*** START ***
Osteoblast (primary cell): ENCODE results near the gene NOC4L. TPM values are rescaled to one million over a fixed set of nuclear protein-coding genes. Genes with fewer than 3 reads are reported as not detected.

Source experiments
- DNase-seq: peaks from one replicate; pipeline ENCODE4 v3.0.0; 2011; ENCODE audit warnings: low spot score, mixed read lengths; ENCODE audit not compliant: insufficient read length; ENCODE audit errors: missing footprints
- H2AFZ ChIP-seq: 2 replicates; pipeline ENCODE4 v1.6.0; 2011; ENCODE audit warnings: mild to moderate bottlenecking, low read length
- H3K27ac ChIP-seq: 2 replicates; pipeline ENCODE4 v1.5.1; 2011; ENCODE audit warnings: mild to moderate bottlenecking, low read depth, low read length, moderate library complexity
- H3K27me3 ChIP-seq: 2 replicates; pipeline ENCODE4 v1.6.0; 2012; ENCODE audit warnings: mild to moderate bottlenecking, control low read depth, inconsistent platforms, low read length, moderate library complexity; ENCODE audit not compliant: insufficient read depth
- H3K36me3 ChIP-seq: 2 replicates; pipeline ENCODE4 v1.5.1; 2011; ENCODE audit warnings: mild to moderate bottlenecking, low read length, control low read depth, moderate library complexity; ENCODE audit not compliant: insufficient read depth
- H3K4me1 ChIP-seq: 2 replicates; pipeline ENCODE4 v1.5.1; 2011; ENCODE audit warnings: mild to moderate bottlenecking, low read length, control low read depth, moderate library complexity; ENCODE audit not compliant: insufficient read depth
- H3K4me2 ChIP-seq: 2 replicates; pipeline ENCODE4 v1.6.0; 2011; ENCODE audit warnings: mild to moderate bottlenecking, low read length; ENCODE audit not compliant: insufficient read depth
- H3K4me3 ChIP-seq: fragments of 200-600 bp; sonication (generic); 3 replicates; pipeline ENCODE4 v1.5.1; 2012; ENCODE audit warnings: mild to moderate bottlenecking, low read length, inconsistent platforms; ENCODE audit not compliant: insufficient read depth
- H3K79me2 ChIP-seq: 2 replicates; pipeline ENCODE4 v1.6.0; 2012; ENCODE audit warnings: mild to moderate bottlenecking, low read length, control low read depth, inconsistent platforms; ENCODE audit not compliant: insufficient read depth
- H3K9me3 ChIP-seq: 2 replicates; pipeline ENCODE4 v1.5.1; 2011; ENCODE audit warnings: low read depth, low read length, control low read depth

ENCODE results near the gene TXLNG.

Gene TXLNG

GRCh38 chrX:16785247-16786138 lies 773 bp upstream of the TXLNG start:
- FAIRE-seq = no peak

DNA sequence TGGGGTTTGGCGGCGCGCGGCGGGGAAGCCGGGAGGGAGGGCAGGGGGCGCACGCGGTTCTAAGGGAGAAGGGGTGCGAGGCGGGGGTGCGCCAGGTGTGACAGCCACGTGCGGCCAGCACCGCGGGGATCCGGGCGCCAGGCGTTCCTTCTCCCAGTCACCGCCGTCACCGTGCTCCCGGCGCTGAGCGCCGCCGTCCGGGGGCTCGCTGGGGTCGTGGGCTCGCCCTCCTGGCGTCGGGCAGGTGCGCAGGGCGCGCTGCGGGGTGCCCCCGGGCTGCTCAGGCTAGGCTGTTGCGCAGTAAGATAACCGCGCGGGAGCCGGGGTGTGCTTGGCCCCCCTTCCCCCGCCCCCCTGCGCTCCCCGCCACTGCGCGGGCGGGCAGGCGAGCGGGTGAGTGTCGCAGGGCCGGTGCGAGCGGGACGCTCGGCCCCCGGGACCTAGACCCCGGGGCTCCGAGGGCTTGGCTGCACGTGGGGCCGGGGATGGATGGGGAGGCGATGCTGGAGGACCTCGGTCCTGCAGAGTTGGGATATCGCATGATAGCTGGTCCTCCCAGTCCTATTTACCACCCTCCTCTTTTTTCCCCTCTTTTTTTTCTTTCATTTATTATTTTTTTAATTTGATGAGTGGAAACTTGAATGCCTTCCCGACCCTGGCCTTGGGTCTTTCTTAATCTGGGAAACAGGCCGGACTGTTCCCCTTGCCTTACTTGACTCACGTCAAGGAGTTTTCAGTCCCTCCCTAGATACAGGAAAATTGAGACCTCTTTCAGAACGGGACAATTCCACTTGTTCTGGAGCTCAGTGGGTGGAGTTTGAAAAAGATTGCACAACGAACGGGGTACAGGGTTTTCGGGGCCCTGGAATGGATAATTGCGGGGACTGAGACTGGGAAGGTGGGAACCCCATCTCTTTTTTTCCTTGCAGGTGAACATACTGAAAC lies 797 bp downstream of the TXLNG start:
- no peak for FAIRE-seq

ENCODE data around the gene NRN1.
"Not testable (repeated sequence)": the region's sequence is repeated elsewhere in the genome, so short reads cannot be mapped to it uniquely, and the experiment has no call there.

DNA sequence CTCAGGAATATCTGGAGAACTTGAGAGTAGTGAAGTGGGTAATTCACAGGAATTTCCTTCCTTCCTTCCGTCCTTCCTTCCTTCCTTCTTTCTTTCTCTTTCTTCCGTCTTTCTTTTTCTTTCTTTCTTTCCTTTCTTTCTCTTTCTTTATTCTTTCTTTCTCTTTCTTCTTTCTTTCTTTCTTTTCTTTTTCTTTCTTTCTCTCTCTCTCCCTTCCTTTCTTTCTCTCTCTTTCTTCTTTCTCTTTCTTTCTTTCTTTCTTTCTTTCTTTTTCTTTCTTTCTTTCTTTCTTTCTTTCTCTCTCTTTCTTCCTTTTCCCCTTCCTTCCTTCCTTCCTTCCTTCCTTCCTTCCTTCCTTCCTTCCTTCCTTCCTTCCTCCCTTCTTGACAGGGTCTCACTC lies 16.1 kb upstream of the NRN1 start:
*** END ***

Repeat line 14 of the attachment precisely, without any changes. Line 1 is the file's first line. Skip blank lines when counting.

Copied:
Gene TXLNG